I overheard the trainers talking about my new family. She was vision-impaired and had a small boy-child. He’d better not pull my fur with his sticky fingers. Paws crossed, let’s hope he’s as welltrained as me. He’s three years old and hasn’t even started school— can you believe that?

I knew it was a special morning because my trainer groomed me from head to tail.

“Hey, laddy, you’re going to a new home. Got to make you look smart for your new lady friend.”

Why are Irish Setters so red? Geneticists at the UC Davis School of Veterinary Medicine now have an answer for why some dogs have more intense coat colors than others.

While their wolf ancestors are muted in color, domestic dogs have been bred into a variety of hues from white and golden through brown to black. Similarly to other mammals, canine coat color comes from two pigments: yellow (pheomelanin) and black (eumelanin). These pigments are controlled through pigment-switching genes MC1R (melanocortin 1 receptor) and agouti signaling protein (ASIP). For example, solid yellow or red dogs have a mutation in MC1R so they only make pheomelanin.

Dog’s Name and Age: Buttercup, 3 years

Nicknames: Houdini gets used often—she is an escape artist!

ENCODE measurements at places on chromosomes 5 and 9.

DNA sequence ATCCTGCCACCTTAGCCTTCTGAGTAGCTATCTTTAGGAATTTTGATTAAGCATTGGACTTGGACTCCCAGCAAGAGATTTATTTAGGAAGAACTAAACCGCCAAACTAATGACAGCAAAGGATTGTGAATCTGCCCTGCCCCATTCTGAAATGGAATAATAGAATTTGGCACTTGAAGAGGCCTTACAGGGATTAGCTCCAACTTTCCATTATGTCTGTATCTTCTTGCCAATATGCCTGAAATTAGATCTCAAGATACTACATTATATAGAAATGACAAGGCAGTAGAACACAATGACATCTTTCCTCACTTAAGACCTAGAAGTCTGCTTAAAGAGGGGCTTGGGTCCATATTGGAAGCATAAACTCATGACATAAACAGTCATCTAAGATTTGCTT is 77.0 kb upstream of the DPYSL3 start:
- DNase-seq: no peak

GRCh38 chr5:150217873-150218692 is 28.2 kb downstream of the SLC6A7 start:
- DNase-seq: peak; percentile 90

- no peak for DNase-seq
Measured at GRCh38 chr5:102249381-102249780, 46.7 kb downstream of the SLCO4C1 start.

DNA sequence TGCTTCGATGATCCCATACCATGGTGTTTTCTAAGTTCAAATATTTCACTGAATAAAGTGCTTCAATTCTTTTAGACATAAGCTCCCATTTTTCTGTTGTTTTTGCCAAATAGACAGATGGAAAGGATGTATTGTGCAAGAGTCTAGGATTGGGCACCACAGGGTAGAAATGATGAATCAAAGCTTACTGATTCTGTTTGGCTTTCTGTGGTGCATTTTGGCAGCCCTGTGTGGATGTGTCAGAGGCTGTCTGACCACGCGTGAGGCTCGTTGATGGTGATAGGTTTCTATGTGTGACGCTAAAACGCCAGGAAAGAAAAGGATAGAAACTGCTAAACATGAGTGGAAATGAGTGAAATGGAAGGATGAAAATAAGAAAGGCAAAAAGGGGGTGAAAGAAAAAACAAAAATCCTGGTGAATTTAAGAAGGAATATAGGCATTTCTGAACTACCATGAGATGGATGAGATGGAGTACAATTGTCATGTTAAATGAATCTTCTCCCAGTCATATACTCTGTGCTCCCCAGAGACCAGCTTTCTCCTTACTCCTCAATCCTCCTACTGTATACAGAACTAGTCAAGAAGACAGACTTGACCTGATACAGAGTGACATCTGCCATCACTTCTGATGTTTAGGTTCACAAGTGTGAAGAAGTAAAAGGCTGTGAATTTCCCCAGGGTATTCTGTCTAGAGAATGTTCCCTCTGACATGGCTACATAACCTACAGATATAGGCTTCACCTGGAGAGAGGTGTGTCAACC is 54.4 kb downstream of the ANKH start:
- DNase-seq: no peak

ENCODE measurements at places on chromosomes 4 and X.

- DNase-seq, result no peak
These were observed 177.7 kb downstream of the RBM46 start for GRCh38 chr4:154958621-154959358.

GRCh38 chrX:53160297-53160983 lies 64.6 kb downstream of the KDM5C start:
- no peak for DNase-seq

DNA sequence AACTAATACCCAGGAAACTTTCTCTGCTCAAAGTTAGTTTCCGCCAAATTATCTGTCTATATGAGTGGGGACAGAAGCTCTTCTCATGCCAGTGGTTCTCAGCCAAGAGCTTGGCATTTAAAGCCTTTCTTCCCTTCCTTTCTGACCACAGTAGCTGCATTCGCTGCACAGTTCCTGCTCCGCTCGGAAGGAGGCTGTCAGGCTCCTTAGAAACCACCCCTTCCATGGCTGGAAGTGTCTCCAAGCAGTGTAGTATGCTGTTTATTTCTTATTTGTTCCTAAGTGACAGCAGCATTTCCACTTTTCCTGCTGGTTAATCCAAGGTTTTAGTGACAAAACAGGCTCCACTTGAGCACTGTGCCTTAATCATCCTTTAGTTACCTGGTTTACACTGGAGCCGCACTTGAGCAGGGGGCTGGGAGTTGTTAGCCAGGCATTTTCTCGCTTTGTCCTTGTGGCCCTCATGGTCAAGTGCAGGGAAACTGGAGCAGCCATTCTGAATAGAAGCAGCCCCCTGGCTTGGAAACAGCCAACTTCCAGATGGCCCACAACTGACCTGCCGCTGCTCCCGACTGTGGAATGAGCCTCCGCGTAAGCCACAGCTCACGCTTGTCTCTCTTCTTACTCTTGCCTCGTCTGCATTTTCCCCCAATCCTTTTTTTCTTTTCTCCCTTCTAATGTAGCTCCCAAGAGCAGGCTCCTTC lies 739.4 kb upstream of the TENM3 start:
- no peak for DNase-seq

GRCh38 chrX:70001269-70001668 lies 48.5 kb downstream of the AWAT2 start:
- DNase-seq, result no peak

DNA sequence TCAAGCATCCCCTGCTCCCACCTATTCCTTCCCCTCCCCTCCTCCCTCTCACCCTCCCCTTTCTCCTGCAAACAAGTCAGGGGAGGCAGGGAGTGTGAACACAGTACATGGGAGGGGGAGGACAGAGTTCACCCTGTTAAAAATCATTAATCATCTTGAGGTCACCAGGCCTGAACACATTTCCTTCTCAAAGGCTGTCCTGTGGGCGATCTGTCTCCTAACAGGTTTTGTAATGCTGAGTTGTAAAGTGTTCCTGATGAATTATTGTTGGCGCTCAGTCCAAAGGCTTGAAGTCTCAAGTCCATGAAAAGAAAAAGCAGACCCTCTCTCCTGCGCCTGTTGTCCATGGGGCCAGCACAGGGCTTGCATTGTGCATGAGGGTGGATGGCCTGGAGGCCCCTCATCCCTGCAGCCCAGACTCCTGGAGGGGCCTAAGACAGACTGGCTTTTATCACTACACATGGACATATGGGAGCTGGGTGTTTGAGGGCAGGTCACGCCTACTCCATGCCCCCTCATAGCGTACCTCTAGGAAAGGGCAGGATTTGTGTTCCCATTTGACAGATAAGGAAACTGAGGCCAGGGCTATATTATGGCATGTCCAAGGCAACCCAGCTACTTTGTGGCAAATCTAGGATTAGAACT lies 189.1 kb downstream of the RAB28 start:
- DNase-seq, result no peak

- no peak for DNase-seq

Adoption Story: Buttercup was seen roaming and scavenging in trash cans around the city for about a week—dodging traffic and humans who tried to catch her. Someone told my husband about her, so he set off to find her. Once he caught up with her, it was love at first sight. Of course, we had her scanned and we made posters and all the rest, but when no one claimed her… we decided to keep her with us (despite already having 10 dogs at the time!) We have a lot of land next to Mark Twain National Forest in Southwest Missouri, and since we are ex-zookeepers who do a lot of wildlife rehab as well as rescuing, it seemed natural to bring her into the fold. We had another Beagle mix named Flower, so when we rescued Buttercup, we thought it would be nice to keep the floral trend going.

Any dog guardian who truly understands their canine companion knows that these animals are the most selfless and amazing creatures. Dogs routinely put their person’s wishes above their own needs. It’s this desire to please that is best demonstrated in the sport of agility where dogs are guided through a dog obstacle course such as jumps and weave poles in a particular order within an allotted timeframe.

Dogs inherently want to please and agility training allows them to connect with their handlers at deeper level. Once a well-trained dog completes an obstacle, his/her head will turn to see where her owner is directing them next. Of course, there are many ways to bond with your dog, but the depth of communication between dog and handler in this team sport is remarkable.

New findings challenge popular views of estrogen’s role in cancer risk.